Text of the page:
The 2005 C++ redist package made no effect what-so-ever and really depressed me. My few living braincells then kicked in with the thought that it’s a brand new app so why not use the latest C++ package (ie: 2008). A quick Google found me not only the package but also a throw away line in a forum saying that it extracts to an msi! Now we’re talking my language! A quick download and double click gets the first install menu whilst a quick search for “*.msi” locates a new msi in a temp directory. Just to be safe, I copied all of this folder up to our deployment share ready to go.

A quick edit of the original GPO to add the 2008 C++ package, restart the test rig and ……. it works!!

well, it gets you to the front page at least. now it’s just a matter of working through the rest of the bugs….. but that’s a job for tomorrow I think.

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Customising System Properties

Posted by graycat on 30 May 2009

If you build your own PCs for a living or look after corporate ones with standard builds, you may find it interesting or useful to customise the system properties of a machine if only to add a little “corporate identity” and colour.

Here’s how I do it:

The logo – create a new bmp image file 180×114 pixels in size with whatever you want to display. Yes you can use rude pictures, no I don’t think that’s a great idea for work even though it might be funny. Maybe an April Fool idea though ….
Once you’ve got your logo up and running as you like is, copy it to %SYSTEMROOT%\System32. This will be c:\WINNT\system32 in a 2000 machine and c:\windows\system32 in and XP machine.

The writing – open Notepad and create a new text file with the following info:

Model=ICMB 500

[Support Information]
Line1=” ”
Line2=” For general support, upgrades and questions please”
Line3=” log on to the IT Help Desk at:”
Line6=”¬†¬† ¬†¬†¬† ¬†http://Help.Desk.com ¬† ¬†¬†¬†¬† ”
Line9=” For urgent issues contact you local IT admin.”

Obviously customise that to your liking and environment then save as “oeminfo.ini” in the same directory as the logo.

Now when you hit the system properties you’ll have your company logo displayed with the first two lines under [general]. When you click the support information button, you’ll get the rest of the information too (warning: only the first ten lines though).

Neat huh?

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How To Build A Network Boot Disc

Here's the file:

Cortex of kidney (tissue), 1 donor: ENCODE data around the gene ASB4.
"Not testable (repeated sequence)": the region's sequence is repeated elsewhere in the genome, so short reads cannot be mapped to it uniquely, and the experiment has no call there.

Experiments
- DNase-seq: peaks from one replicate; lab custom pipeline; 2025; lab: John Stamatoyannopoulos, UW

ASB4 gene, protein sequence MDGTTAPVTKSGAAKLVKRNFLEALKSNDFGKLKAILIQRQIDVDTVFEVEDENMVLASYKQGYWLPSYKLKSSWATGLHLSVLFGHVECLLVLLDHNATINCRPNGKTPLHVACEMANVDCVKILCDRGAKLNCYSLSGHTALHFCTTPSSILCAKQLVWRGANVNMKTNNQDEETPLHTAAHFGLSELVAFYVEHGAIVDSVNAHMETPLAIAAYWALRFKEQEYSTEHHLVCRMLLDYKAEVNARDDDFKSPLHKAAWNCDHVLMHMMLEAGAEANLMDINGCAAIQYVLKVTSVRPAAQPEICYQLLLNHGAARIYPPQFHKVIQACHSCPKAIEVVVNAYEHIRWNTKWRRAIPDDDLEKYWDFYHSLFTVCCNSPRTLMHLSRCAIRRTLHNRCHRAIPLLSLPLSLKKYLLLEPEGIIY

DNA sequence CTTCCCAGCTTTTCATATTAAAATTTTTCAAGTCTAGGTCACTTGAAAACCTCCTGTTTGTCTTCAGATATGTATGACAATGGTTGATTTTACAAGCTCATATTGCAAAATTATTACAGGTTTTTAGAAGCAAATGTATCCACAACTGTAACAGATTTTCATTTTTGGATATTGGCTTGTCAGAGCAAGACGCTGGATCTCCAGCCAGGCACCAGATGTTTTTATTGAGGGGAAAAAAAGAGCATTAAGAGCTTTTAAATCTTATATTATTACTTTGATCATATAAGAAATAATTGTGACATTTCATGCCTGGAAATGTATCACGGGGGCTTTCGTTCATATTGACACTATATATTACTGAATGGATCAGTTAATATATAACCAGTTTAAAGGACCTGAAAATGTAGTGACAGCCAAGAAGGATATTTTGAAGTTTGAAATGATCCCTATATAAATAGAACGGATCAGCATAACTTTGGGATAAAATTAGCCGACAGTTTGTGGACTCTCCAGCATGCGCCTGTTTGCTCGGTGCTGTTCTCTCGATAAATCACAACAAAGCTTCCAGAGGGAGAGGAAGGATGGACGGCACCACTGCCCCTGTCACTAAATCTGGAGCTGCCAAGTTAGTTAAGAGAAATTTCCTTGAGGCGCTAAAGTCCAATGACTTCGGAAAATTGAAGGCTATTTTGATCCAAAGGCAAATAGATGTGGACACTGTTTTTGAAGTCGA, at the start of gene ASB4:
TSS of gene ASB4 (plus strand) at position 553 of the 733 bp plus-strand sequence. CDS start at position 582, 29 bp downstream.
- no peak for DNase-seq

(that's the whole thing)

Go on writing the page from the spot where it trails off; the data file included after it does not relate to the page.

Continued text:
Posted by graycat on 16 May 2009

If you’re using a network based system for deploying your corporate images such as Symantec’s Ghost Solution or Suite then you will no doubt be familiar with network boot discs. As a concept they simply load a small operating system into RAM from CD or floppy disc during boot with the sole aim of getting the machine on the network. Usually once they’re actually chatting away on the network happily you then map a drive and run an executable like ghost.exe and have fun from there.
Unfortunately there are limitations with the ones built with ghost etc so here’s my guide on making a super-duper all singing and dancing one. Hopefully this will work with all the network cards on your network but every now and then you run into an awkward one. As a fail safe, I thoroughly recommend you have an Intel Pro network card spare and to hand and use that in a pinch.

Software needed:
1. The bootdisk – http://netbootdisk.com/index.htm
2. Menu editor – http://netbootdisk.com/menuedit.htm
3. Floppy disk to image – http://www.winimage.com/download.htm
4. CD Burner – Nero works but I prefer “CD Burner XP Pro v3” as it’s freeware. I recently tried the latest version and struggle. When I’ve worked it out, I’ll repost.¬†¬†

1. Make the floppy.
2. Edit the setup to suit.
3. Create bootable CD from that.

1. Making the Floppy
– download the latest version from netbootdisk.com and unzip to somewhere on your machine
– format a floppy disc – make the floppy an XP bootable disk (an option on the format menu)
– run the batch file in the unzipped folder
– check it works by test booting a machine with it
2. Edit the default settings to suit
– download the Menu Editor GUI from netbootdisk.com
– launch the executable and make and changes you wish, ie: default username, password, domain etc
– enabling the CD drive at this point is very useful
– save file over existing to update disk
3. Create CD
– create image of floppy disk using WinImage
– insert floppy disk and run WinImage
– select Disc -> Read Disk (make sure a:\ drive is selected first)
– once read has been done, click save and save as a *.ima file.
– run CD Burner XP Pro v3 and select data disk (top option)
– select Disc -> Boot Options
– tick “Make Disc Bootable”
– select the floppy image you’ve just made and hit ok. It might query you to the file type but just ignore it and leave it alone
– hit “burn disc” and burn the CD
– test the CD in a machine and see what it does.

Optional extras– you can copy extra files of applications to the root of the CD before burning. As long as you enable CD in the original menu edit, you’ll be able to access the CD drive as R:\. If you do, you can add such things as ghost.exe or even a whole image to the CD and run the entire imaging session from there.